Battle of Spencer’s Ordinary – June 26, 1781
Battle of Green Spring – July 6, 1781
Battle of Dogger Bank – August 5, 1781
Battle of Groton Heights – September 6, 1781
Battle of Eutaw Springs – September 8, 1781
Siege of Negapatam – October 21-November 11, 1781
Second Battle of Ushant – December 12, 1781
Battle of Videau’s Bridge – January 2, 1782
Capture of Trincomalee – January 11, 1782
Battle of Saint Kitts – January 25-26, 1782
Battle of Wambaw – February 24, 1782
Action of 16 March 1782 – March 16, 1782
Battle of the Saintes – April 9-12, 1782
Battle of the Black River – April-August, 1782
Battle of the Mona Passage – April 19, 1782
Action of 20–21 April 1782 – April 20-21, 1782
Naval battle off Halifax – May 28-29, 1782
Battle of Negapatam – July 6, 1782
Battle of the Combahee River – August 26, 1782
Grand Assault on Gibraltar – September 13, 1782
Action of 18 October 1782 – October 18, 1782
Action of 6 December 1782 – December 6, 1782
Action of 12 December 1782 – December 12, 1782
Action of 22 January 1783 – January 22, 1783
Capture of the Bahamas – April 14-18, 1783

Iraq and Afghanistan Veterans of America

Sometimes Heroes Need Help

If it didn’t reduce the impact and get old for readers, I’d post about Iraq and Afghanistan Veterans of America (IAVA) and veterans issues just about every day. As I’ve noted many times, eagerly asking men and women to patriotically sacrifice for our security and then not treating them as the most important people in our country is a moral test we continue to flunk.

IAVA has reported its Program Impact in 2015 and it is impressive and heartening. Please read it and be astonished by how much one committed organization can do to advocate for so many important Americans. The report begins:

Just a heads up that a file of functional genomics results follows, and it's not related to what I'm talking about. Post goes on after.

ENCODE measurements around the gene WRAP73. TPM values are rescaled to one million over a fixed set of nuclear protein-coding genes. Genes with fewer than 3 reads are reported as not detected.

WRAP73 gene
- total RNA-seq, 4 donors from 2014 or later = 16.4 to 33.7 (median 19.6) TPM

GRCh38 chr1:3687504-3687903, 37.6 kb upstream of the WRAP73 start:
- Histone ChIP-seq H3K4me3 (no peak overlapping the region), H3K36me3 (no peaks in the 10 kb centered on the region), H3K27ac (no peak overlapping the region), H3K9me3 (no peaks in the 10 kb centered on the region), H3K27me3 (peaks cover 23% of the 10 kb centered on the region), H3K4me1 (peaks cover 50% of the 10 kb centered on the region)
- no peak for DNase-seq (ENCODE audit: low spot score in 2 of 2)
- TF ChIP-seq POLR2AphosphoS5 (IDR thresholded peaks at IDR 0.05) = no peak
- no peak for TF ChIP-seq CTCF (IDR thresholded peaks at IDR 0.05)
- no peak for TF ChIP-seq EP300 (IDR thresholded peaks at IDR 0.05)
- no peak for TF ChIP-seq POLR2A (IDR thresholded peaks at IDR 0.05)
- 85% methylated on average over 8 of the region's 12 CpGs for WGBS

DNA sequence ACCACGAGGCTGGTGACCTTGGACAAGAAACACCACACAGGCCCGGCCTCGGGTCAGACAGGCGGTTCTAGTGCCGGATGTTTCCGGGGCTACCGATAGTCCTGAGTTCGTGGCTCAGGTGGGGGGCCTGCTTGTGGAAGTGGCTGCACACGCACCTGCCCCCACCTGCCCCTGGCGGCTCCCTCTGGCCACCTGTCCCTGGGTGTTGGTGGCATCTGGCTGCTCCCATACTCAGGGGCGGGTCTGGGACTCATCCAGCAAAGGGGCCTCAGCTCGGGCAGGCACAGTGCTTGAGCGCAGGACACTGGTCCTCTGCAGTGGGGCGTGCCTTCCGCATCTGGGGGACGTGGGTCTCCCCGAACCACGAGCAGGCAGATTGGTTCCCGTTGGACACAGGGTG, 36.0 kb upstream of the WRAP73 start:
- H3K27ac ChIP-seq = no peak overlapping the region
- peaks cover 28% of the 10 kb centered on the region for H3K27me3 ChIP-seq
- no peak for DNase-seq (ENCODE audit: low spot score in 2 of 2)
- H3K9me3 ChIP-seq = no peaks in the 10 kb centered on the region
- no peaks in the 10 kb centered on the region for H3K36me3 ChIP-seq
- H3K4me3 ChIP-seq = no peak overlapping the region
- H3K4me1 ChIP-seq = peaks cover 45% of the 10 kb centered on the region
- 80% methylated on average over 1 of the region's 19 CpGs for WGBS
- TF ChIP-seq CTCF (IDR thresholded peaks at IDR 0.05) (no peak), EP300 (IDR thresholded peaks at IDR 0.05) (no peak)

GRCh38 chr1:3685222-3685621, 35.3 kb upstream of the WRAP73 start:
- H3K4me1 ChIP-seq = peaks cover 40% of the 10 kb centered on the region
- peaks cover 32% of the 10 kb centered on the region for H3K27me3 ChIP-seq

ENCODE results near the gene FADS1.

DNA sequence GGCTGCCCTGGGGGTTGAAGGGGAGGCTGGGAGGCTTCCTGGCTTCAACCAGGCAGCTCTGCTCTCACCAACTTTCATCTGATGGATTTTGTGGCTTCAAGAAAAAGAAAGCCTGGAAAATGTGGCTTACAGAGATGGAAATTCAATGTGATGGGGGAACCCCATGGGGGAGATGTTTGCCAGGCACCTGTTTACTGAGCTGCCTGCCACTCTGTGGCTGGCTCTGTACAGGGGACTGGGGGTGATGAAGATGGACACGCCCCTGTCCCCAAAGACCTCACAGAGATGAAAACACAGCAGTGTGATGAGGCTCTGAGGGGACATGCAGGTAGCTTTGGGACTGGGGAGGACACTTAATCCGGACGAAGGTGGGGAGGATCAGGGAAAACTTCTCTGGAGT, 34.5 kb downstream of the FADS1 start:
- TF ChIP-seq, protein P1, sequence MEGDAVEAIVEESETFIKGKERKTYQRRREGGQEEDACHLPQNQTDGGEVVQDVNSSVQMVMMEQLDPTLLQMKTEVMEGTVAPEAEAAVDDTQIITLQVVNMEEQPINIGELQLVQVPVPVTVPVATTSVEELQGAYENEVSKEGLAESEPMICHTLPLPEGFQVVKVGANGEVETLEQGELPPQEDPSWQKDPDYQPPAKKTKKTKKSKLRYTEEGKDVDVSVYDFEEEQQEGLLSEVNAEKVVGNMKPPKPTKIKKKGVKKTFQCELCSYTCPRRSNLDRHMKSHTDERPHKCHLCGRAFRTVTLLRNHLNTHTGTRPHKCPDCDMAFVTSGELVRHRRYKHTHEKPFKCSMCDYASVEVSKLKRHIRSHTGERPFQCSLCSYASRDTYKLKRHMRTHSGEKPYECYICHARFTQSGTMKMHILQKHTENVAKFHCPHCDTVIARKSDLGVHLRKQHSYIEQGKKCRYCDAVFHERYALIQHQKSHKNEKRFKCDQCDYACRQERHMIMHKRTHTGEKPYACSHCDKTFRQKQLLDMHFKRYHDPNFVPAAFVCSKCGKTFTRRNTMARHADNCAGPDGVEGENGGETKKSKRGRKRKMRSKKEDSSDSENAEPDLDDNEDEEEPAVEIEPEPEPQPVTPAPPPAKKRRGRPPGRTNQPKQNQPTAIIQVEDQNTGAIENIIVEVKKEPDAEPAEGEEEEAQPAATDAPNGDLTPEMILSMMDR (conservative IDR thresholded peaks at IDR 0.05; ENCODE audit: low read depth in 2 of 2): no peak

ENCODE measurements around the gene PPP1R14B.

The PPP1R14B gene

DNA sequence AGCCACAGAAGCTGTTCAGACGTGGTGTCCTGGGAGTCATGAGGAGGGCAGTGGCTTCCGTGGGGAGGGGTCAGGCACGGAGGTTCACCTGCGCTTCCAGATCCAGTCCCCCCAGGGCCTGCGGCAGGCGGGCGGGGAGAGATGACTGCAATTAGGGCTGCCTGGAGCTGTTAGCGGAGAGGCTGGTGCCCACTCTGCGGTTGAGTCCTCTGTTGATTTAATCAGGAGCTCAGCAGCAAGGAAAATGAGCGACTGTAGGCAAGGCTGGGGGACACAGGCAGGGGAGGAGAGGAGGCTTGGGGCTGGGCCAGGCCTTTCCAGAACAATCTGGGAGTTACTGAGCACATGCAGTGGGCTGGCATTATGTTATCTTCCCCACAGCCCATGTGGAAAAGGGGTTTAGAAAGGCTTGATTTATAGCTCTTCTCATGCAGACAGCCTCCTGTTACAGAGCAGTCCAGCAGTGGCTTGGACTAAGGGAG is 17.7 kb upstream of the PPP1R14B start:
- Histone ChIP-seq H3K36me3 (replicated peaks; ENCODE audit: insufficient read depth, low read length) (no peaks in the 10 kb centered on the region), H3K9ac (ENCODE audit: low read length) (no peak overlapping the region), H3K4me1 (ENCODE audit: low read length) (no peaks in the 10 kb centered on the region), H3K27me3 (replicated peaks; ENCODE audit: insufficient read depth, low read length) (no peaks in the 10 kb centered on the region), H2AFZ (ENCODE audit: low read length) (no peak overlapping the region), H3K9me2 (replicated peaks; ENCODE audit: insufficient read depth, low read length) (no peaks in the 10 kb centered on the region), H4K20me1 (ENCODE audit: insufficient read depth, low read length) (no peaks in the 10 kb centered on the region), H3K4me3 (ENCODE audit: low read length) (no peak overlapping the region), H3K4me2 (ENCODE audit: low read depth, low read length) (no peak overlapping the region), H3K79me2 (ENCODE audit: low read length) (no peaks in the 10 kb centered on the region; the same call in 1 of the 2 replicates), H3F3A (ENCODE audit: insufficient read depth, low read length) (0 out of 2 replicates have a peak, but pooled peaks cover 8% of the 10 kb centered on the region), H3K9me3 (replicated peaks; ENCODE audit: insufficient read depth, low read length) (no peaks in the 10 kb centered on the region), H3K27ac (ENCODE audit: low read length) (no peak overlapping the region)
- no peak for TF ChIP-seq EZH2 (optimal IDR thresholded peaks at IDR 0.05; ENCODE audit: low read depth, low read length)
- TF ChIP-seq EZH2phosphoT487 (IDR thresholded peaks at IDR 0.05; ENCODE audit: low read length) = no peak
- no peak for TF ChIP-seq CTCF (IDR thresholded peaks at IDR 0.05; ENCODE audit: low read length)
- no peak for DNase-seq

IAVA had huge accomplishments in 2015. We reached a record 439,269 veterans nationwide through in-person and online programs — and we did it with fewer resources, while maintaining top ratings from leading nonprofit reporting agencies, GuideStar and Charity Watch.

So if you are frustrated by how slowly and imperfectly our politics match our commitments in this area, please donate to IAVA. It is easy to say thank you to our veterans, as just about every politician does. It is harder and more costly to back it up capably and unconditionally.

God and the H-Bomb

God and the H-Bomb

The Hydrogen Bomb is in the news, thanks to North Korea’s questionable claim that they have one and have tested it.

In the years following World War 2, the H-Bomb was big news. Big, just like The Bomb. The world had seen the destructive power of the A-Bomb used at Hiroshima and Nagasaki. The H-Bomb made the A-Bomb look like a stick of dynamite. Where once there was the power to destroy cities, we could now destroy the world. And ourselves. We were as gods, at least in our punishing might.

In 1961, a book called God and the H-Bomb was published. It’s not in print, but you might find a copy used or in a library, as I did a few years ago. The cover carries this question: “What counsel do our spiritual leaders offer in response to mankind’s greatest challenge?”

The roster of contributors is an impressive list of thinkers, some of whom are still recognized names, some less familiar. Paul Tillich, Martin Buber, Pope Pius XII, and so on.

We don’t see many—any—religious and spiritual leaders interviewed about the North Korean test, about the Iran deal, or about any Bomb related stories. Except for those religious and spiritual leaders with political strategy in mind or a political axe to grind.

That’s not what this 55-year-old book is about. It is about the moral and spiritual dimensions of the H-Bomb. That is reflected in the titles of the pieces. The power of self-destruction. War and Christian conscience. Fifteen years in hell is enough. Thy neighbor as thyself. The road of sanity.

The foreword is by Steve Allen, who is a little remembered as a significant television personality, but less as one of the most entertaining and brilliant public intellectuals of the middle twentieth century. Here’s what he writes: